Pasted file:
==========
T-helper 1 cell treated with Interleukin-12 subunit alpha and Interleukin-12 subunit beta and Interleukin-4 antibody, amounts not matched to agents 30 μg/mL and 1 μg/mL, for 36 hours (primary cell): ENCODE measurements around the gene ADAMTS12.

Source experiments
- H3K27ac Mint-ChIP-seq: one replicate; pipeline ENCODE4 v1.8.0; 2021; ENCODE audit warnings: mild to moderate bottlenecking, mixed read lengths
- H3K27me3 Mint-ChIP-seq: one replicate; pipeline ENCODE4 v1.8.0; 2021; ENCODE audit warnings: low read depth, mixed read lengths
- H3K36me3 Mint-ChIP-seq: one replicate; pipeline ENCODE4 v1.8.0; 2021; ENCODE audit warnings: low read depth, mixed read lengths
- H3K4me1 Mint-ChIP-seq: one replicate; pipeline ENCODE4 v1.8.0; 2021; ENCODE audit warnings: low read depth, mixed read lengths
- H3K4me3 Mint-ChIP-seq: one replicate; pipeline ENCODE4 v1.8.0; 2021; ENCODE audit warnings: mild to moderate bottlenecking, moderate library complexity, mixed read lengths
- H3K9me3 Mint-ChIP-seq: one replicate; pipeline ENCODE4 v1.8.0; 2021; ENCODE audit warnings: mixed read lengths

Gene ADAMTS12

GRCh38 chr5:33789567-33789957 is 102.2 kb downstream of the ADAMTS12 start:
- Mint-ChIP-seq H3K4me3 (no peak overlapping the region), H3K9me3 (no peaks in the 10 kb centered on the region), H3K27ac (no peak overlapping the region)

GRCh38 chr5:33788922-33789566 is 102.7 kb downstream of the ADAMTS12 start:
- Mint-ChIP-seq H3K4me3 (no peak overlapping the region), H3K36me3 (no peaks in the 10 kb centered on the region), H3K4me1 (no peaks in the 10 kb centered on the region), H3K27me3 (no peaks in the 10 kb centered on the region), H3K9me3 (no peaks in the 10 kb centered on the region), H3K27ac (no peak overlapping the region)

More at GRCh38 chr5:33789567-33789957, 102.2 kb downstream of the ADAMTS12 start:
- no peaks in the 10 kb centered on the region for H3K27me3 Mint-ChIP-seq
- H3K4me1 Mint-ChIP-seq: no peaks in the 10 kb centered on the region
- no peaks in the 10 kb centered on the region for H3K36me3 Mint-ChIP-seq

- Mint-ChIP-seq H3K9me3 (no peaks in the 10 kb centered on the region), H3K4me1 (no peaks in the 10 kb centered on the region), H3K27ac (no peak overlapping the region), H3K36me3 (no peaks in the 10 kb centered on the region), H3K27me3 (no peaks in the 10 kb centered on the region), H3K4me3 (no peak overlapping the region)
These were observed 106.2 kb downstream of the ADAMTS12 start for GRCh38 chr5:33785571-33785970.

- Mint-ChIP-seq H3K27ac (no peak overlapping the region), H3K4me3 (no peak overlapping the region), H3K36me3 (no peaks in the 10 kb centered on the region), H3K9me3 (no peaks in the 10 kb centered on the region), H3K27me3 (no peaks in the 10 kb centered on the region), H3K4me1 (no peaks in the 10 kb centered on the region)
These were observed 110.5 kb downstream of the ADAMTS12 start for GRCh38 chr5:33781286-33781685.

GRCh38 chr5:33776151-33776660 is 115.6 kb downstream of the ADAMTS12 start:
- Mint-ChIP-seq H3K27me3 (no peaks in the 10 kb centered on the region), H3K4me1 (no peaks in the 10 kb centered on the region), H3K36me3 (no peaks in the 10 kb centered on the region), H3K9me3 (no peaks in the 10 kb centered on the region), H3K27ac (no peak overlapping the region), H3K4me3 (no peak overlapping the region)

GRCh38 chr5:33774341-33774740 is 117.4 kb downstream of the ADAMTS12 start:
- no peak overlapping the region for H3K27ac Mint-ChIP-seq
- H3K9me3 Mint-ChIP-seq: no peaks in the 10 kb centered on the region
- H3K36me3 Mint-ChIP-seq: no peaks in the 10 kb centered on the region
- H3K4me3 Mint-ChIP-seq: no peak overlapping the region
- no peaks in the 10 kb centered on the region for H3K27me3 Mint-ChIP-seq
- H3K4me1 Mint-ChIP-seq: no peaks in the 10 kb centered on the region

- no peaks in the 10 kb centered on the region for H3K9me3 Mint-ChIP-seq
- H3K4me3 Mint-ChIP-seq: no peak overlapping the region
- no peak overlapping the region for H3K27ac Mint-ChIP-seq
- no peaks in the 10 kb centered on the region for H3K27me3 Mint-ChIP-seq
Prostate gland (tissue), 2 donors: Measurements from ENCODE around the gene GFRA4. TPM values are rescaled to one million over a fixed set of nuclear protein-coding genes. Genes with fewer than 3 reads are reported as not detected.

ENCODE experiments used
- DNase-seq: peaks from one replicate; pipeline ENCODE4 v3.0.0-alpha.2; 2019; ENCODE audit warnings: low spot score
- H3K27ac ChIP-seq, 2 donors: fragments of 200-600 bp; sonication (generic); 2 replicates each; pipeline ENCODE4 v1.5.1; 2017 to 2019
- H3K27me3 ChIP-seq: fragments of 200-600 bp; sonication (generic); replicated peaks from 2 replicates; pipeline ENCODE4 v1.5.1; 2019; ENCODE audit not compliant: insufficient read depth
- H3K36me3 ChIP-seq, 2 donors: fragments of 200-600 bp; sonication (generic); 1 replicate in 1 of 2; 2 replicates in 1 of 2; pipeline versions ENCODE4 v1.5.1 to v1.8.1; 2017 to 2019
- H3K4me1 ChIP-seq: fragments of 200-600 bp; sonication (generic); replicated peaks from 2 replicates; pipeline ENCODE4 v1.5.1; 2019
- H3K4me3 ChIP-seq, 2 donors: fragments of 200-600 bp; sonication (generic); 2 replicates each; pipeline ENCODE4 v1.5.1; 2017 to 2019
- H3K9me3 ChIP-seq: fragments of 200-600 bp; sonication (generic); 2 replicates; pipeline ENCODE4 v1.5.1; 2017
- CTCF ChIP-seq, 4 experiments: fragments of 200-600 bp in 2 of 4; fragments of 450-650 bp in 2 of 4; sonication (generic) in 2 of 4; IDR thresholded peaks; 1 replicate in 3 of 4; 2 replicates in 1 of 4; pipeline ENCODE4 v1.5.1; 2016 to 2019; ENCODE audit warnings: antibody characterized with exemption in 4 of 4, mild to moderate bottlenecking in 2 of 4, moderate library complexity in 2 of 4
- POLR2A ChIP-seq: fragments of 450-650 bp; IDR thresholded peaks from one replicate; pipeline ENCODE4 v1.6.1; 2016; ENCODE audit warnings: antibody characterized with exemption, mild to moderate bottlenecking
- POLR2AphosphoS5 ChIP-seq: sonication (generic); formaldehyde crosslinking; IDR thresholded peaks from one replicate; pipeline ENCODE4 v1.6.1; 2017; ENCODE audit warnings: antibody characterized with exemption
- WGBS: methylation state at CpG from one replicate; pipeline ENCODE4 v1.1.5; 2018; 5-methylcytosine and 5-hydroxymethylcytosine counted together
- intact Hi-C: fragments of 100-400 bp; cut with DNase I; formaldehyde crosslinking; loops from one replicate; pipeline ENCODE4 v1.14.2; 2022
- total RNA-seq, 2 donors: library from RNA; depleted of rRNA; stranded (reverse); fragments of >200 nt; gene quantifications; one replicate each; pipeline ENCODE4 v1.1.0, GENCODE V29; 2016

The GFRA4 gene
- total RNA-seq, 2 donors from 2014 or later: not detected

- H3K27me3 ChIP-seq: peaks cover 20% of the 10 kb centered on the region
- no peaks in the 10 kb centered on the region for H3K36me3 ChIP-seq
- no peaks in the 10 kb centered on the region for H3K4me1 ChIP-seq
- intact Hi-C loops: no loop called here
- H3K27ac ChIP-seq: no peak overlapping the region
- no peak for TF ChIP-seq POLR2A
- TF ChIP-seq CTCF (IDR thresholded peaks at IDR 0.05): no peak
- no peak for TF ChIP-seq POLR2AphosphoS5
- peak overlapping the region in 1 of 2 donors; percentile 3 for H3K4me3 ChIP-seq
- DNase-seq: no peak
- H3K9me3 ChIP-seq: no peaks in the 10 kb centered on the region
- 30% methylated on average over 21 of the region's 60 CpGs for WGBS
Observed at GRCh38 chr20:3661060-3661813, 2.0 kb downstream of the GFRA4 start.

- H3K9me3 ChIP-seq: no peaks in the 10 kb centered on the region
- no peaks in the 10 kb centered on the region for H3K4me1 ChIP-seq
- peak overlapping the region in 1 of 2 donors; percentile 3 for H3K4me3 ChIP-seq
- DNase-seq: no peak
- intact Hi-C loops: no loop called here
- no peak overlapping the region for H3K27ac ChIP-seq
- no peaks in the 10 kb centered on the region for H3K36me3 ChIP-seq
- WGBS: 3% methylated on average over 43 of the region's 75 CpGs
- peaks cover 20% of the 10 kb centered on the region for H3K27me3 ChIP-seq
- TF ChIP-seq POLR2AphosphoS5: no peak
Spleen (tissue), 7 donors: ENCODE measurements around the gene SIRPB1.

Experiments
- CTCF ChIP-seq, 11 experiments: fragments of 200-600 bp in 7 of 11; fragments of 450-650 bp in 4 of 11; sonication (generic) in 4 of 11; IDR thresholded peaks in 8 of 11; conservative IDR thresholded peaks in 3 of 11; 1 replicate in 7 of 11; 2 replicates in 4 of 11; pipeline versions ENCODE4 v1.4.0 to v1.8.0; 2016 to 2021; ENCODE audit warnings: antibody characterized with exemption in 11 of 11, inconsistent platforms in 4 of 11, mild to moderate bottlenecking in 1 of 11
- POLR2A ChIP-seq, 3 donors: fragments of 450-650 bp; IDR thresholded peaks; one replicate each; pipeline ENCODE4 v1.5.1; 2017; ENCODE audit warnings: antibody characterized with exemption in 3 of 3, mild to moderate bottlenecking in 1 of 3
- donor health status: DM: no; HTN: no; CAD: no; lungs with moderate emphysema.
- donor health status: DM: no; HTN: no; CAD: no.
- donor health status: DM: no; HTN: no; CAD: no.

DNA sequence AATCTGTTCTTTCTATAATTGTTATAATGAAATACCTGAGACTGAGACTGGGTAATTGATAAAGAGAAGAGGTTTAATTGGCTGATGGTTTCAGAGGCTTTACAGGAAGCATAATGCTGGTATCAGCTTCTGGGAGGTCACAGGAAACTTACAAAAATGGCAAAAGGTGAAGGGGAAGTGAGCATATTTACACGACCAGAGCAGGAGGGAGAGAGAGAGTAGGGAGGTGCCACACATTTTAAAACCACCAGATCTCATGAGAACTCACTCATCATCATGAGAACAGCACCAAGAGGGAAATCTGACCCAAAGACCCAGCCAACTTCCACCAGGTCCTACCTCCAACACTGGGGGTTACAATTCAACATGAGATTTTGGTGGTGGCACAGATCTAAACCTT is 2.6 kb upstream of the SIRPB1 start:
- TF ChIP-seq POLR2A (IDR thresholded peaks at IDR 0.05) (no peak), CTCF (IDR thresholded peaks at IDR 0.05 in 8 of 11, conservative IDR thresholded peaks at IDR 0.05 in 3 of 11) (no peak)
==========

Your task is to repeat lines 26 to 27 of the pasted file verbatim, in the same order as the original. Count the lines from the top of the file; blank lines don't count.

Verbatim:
- H3K9me3 Mint-ChIP-seq: no peaks in the 10 kb centered on the region
- H3K36me3 Mint-ChIP-seq: no peaks in the 10 kb centered on the region